The Causeway Initiative worked in Bahrain from 2012-2016. During that time we focused on programmes that share the Northern Ireland experience of conflict resolution and peace-building. We have hosted over 100 Bahrainis on study visits to Belfast to experience at first hand how we have been building our peace. This work was funded exclusively by the UK Embassy in Bahrain, who were our partner throughout the four years.
We have developed working relationships with a number of civil society groups in Bahrain including the Bahrain Foundation for Reconciliation and Civil Discourse, the Youth Pioneer Society and Citizens for Bahrain and run a number of programmes in conjunction with them.
Causeway Initiative sign MoU with Bahrain NIHR
We have run training programmes for all the NIHR Commissioners and their senior executives. Causeway has facilitated outreach initiatives within and across communities in Bahrain. We have developed social media training packages for civil society groups in Bahrain and we conducted the first full assessment of the impact of social media on the reform process.
We have worked with a number of other delivery partners in the country to provide comprehensive training on issues as varied as rule of law, human rights policy, youth leadership, political development, civil society empowerment and engagement with the media.
Our independent evaluation of the project found that “The programme enhanced the knowledge of conflict transformation and institution building, imparted a desire to develop democratic approaches in Bahrain and brought diverse groups into a shared environment or learning and in so doing developed the opportunity to broaden conflict transformation and social cohesion work in Bahrain”.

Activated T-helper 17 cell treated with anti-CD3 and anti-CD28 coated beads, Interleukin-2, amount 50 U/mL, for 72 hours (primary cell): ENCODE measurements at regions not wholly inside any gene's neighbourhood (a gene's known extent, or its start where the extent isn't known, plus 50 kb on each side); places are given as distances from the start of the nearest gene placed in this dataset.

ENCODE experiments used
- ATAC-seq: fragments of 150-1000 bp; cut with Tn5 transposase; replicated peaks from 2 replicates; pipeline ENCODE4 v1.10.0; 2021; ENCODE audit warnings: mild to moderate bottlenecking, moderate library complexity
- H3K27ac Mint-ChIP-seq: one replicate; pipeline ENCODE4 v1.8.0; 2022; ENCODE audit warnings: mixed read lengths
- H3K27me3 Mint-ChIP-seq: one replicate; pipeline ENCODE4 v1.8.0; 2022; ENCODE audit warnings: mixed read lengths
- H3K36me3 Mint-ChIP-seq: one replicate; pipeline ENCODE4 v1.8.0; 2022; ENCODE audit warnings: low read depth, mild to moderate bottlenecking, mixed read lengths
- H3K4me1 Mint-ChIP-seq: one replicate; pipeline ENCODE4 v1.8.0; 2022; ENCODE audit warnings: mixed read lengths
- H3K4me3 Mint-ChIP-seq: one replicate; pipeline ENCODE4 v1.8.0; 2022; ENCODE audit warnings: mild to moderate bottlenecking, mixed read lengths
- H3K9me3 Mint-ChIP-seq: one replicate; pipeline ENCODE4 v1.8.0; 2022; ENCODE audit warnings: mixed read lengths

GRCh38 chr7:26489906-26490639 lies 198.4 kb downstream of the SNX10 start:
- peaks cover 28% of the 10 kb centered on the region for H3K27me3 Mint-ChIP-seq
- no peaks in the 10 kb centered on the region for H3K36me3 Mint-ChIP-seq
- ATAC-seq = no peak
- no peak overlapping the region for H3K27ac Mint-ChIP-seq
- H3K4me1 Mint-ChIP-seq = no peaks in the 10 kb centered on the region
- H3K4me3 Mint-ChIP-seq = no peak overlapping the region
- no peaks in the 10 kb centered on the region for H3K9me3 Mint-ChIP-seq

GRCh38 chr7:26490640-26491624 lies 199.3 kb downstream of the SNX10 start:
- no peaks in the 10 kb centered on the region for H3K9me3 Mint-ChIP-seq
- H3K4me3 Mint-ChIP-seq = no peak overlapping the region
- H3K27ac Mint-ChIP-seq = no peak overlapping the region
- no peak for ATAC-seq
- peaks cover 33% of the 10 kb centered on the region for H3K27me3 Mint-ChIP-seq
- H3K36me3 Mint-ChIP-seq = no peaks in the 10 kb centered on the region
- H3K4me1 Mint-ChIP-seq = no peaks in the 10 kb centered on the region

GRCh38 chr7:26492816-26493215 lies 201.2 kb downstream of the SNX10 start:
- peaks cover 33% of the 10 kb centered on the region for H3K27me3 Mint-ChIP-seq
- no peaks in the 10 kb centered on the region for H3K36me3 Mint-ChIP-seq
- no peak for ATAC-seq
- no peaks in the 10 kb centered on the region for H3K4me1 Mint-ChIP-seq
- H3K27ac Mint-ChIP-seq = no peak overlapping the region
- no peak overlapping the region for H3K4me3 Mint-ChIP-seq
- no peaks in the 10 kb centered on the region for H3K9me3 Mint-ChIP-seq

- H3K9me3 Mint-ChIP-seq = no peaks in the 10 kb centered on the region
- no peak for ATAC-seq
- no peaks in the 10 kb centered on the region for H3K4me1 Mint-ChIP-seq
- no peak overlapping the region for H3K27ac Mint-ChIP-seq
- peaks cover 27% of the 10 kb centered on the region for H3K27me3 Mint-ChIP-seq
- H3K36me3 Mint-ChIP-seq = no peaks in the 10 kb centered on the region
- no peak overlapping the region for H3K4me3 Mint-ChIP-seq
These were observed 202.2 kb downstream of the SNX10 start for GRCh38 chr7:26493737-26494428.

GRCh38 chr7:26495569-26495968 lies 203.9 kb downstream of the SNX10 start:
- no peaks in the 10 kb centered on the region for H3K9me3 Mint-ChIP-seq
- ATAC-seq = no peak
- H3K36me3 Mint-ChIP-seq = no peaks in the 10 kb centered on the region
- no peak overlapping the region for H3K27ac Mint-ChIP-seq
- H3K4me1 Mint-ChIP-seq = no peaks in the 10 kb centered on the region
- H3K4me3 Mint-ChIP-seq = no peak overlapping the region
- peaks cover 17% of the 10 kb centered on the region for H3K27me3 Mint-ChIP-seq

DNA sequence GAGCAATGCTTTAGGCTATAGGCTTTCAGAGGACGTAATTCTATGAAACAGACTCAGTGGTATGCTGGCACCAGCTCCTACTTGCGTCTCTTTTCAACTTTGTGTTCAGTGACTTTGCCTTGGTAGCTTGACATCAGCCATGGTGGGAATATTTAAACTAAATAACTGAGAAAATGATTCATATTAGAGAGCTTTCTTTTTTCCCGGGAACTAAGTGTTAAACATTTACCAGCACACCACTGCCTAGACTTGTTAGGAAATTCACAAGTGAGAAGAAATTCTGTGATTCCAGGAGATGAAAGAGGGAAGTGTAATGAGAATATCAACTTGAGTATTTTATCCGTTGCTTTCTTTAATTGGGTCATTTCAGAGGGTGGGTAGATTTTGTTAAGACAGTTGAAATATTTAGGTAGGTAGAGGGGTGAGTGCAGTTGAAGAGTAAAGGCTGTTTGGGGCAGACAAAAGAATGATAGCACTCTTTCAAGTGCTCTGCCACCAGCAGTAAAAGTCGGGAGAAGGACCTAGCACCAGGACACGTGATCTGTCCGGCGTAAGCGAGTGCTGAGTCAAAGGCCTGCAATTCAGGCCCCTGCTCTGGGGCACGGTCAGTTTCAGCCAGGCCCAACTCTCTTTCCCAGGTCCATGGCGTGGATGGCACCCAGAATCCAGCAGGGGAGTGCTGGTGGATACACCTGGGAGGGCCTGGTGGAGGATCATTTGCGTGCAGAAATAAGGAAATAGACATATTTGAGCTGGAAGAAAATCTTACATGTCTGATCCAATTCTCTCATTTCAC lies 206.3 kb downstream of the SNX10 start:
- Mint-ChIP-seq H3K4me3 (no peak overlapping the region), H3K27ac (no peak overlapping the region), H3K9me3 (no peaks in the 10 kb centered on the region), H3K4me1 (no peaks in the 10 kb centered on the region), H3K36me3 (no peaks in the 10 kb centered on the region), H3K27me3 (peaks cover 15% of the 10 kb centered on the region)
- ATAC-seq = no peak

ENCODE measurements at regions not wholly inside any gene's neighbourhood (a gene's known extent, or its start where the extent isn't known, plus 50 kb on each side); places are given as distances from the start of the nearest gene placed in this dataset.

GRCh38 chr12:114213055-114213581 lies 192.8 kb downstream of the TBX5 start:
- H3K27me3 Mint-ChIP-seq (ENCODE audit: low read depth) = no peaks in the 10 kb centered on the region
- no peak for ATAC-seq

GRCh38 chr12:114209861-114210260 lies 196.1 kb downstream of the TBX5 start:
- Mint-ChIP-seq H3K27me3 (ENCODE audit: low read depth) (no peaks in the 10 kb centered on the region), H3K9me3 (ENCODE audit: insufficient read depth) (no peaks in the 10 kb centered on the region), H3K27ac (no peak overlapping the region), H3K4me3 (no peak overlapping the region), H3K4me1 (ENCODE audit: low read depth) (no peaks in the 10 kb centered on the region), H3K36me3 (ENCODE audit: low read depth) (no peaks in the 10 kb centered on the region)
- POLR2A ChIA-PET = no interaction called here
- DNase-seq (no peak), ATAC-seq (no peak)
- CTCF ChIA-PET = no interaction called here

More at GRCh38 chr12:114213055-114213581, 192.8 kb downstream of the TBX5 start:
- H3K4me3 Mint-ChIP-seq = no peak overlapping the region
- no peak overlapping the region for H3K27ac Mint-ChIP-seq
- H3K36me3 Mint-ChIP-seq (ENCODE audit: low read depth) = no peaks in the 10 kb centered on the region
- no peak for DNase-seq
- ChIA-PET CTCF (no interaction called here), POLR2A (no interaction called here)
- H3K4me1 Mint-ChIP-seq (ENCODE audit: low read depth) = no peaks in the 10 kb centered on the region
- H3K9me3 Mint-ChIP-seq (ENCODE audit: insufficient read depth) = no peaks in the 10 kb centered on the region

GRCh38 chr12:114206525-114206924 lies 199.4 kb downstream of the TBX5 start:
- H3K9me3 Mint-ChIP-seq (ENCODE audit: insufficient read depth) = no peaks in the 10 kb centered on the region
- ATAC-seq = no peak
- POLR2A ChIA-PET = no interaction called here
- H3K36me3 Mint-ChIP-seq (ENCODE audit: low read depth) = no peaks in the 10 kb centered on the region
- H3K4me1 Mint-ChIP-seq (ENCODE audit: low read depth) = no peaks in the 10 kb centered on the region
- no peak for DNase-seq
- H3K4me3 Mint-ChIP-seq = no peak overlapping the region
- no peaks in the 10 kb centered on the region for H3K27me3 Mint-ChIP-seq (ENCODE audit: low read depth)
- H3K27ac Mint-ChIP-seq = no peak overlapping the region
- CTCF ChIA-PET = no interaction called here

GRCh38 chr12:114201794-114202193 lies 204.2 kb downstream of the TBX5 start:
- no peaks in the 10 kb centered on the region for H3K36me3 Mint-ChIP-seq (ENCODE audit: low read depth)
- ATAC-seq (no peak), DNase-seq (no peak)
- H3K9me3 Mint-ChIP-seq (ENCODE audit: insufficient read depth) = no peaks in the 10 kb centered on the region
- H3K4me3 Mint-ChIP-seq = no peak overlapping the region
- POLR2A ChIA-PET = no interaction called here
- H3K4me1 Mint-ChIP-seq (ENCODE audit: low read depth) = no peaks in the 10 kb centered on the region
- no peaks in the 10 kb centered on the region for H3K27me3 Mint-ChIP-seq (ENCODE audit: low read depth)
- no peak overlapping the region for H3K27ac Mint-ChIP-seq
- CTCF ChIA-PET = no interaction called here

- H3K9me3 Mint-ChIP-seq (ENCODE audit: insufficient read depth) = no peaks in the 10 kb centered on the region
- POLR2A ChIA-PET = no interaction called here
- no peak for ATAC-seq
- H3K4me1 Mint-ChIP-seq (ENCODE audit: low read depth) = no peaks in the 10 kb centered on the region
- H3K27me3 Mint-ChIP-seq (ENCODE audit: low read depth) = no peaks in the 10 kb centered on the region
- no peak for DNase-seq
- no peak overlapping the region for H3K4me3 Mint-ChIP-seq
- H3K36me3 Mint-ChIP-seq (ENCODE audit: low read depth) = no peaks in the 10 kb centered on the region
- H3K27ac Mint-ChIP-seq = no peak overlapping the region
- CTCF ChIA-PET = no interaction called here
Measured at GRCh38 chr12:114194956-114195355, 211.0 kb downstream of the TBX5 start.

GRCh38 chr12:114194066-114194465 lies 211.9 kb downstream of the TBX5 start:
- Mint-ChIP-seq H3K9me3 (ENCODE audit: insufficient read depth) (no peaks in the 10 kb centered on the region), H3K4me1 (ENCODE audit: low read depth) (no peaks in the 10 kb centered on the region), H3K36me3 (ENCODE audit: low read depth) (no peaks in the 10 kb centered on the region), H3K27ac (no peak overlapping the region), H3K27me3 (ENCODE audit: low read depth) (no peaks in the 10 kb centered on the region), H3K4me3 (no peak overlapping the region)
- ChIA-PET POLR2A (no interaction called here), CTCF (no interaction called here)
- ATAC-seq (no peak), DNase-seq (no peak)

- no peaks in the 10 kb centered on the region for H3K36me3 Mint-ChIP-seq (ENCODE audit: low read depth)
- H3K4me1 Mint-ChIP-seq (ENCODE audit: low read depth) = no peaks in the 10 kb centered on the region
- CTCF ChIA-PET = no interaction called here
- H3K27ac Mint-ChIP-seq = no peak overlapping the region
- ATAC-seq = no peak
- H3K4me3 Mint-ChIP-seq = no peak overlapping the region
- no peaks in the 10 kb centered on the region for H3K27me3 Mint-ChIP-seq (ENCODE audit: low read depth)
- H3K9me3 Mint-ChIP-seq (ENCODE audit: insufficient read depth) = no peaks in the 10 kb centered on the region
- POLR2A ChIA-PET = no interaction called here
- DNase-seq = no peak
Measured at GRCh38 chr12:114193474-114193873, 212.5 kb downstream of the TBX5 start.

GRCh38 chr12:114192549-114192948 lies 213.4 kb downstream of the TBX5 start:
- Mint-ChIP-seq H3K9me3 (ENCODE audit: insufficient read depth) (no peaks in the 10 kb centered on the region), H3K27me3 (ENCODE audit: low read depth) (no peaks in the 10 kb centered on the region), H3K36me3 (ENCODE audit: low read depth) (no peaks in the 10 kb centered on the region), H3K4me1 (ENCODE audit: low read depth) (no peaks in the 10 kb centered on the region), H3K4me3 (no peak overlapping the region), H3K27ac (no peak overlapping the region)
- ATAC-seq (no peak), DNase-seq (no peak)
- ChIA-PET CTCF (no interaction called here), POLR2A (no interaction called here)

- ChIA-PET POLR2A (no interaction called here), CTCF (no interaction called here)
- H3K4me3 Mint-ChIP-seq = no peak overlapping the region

- The programme provided an excellent and informed group of speakers with participants gaining elite access to prominent statutory agencies, political actors and community activists. The participants reflected on the visit and the participants felt that: ‘Contemporary thinking comes from long experiences through a complicated problems’, ‘Conflict isn’t the way to make peace, negotiation is’ and ‘We need to change strategies and priorities and move from crisis management mentality to conflict resolution mentality’.
- The overwhelming overview from participants was positive and tied to a desire to continue the learning experience provided;
- Requirement by participants to developing knowledge of conflict transformation and social cohesion.
- The case study of Northern Ireland allowed for a greater understanding of the divisions in Northern Ireland, which highlighted the importance of allowing dialogue to begin the process of peace.
- Participants were stimulated by the workshops and in particular came to appreciate better the needs for negotiation, that peace-building is not ideologically undermining but requires risks and commitments to discussion and inter-group exchange;
- On return to Bahrain some of the relationships which were built have continued, but there remains but there is a requirement and request for guidance in terms of capacity building and the development of skills in communication. Through this there can be continued structured dialogue with participants following the study visit to Northern Ireland. These are seen as key developments for the participants who also recommend bringing the Northern Ireland workshops to Bahrain so that the impact of experiential learning can be developed within and between groups thus far not included in the programme.